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CalAttorney2, Attorney
Category: Legal
Satisfied Customers: 10244
Experience:  Civil litigation attorney for individuals and businesses.
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My wife, who was awarded power of attorney obey her mothers

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My wife, who was awarded power of attorney obey her mother's affairs (while she was still living) just received a check written pay to the estate of her recently deceased mother. My wife and her mother have a joint account that is still active, and her mother's name has not yet been removed. What should my wife do to legally negotiate that check written to the estate of her mother? Is probate required?

William B. Esq. :

Dear Customer, thank you for choosing Just Answer. My name is XXXXX XXXXX I would like to assist you.

William B. Esq. :

Please accept my condolences for the passing of your mother in law.

William B. Esq. :

Your wife can negotiate the check into an account held by her mother's estate (or placed into the joint account, but accounted for as part of the estate). The check itself can be negotiated so long as the funds are available to be distributed under the terms of her mother's will, trust, or probate (if necessary depending on the valuation of her estate).

William B. Esq. :

Here is a very helpful publication by the Georgia Judicial Branch that can help your wife as she negotiates how to go about dealing with her mother's estate:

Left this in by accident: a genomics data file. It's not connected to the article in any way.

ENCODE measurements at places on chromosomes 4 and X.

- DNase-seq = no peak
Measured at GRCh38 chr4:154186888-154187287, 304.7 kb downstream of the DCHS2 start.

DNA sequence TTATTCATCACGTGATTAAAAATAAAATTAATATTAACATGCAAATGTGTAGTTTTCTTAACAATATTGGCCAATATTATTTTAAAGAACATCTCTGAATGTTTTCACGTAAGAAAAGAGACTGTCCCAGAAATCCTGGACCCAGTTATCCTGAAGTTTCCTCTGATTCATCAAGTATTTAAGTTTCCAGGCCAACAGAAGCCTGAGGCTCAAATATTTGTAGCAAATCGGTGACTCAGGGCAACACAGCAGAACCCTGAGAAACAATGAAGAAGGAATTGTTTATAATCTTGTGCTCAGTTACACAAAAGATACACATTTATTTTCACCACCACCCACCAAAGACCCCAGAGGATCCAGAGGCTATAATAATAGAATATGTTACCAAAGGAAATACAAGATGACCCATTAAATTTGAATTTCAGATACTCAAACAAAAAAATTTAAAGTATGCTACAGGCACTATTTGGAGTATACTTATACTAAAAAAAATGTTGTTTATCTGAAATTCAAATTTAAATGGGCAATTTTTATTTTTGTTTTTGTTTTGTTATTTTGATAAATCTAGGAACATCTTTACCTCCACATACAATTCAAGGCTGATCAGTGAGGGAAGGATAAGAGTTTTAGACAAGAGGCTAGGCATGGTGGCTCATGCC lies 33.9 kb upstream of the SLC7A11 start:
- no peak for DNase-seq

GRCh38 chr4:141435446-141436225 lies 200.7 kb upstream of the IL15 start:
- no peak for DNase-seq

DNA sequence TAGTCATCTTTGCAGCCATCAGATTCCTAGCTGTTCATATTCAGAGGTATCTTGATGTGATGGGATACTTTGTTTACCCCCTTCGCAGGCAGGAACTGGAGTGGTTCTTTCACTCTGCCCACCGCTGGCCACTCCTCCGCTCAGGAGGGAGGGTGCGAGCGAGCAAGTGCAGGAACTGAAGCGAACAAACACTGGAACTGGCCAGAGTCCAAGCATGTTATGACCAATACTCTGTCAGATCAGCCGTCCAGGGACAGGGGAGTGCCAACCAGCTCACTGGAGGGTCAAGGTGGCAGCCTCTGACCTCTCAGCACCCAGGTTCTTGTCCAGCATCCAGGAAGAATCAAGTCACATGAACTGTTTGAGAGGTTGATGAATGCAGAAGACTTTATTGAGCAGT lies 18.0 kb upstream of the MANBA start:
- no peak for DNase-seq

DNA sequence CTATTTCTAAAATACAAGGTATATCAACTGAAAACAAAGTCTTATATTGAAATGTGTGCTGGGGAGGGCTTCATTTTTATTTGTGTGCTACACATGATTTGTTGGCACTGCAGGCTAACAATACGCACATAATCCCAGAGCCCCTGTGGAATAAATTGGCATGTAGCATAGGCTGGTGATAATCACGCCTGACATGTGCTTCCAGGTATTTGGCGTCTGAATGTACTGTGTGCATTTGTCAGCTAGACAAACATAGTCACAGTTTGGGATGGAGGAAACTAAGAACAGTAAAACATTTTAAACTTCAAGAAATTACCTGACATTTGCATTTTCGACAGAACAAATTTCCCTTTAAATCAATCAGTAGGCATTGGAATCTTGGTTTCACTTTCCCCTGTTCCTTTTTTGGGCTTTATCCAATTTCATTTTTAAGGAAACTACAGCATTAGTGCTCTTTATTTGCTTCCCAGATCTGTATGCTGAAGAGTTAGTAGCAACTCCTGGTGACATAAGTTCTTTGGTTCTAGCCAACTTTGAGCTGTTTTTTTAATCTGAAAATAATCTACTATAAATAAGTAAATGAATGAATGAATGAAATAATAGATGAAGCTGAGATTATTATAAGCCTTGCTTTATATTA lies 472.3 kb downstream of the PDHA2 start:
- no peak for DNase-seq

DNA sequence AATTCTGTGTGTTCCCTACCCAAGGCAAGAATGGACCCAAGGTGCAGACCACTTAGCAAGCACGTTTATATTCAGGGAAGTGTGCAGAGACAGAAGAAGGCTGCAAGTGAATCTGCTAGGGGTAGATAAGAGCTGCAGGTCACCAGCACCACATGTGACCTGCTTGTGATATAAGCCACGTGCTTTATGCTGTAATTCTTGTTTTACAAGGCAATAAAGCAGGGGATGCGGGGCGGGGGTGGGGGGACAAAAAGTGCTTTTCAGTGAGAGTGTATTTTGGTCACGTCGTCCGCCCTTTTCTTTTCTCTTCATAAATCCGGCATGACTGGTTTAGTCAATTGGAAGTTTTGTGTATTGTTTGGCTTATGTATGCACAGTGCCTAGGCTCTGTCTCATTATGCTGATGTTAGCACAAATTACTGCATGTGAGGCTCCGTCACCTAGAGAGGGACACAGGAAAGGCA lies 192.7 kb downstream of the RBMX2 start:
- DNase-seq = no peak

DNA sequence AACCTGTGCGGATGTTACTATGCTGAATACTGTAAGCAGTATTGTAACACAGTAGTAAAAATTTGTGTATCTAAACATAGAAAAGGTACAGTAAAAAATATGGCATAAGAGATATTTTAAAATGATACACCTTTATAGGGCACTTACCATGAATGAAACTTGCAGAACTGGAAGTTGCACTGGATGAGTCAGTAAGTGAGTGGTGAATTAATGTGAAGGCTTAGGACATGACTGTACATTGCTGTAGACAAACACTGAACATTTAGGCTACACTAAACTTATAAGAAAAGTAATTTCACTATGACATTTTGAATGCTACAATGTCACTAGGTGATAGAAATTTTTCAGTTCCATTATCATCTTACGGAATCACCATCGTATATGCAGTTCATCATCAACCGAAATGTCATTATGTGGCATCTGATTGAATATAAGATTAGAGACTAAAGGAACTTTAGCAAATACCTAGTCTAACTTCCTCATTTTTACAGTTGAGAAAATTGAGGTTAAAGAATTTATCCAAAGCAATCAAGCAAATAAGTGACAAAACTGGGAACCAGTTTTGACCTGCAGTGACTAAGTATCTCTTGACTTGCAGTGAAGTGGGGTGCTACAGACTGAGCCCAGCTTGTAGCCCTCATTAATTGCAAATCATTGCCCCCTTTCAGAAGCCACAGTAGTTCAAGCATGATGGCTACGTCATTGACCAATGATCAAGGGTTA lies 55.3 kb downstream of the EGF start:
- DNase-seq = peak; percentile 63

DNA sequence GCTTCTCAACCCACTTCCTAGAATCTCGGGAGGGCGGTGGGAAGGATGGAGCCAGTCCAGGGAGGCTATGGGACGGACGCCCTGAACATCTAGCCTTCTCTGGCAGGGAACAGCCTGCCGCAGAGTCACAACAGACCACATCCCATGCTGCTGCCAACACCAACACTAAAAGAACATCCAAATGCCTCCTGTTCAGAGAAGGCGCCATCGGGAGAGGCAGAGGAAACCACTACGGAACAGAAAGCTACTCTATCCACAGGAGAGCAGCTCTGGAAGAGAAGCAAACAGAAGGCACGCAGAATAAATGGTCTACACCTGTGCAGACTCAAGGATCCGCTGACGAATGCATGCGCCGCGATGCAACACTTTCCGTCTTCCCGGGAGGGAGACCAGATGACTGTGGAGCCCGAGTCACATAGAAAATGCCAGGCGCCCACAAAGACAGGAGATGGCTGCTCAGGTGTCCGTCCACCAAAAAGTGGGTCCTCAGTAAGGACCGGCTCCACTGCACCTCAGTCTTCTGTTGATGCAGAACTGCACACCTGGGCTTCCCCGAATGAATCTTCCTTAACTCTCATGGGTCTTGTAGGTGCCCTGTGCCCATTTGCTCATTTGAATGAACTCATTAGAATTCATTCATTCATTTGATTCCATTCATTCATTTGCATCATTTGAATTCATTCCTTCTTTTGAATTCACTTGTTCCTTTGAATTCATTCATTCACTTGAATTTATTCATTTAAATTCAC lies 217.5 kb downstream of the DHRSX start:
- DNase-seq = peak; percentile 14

William B. Esq. :

I hope the above is helpful, if you have any questions please do not hesitate to ask and I will follow up directly.

William B. Esq. :

Thank you for choosing Just Answer, please do not forget to rate my response. I am going to transfer our conversation to our "Q&A" format to ensure that you are able to read my response and that I can respond to any questions you may have. I wish you and your wife the very best.

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Customer: replied 4 years ago.

All funds currently in the joint account are already being accounted for, and will continue to be accounted for, as part of her mother's estate (voluntarily, though not by court order). In the absence of a will, and in the case of what I assume would be a very low valuation of her mother's estate, to what degree would official court involvement be required?

If this is the case, you can file with the Probate court for a will with "no administration" and there is a summary proceeding (very little to no involvement with the court). The link I provided above will give you some more information about how to go about this process.

Here is an article about how Georgia Probate is different from other states in allowing probate court to be skipped altogether:
Customer: replied 4 years ago.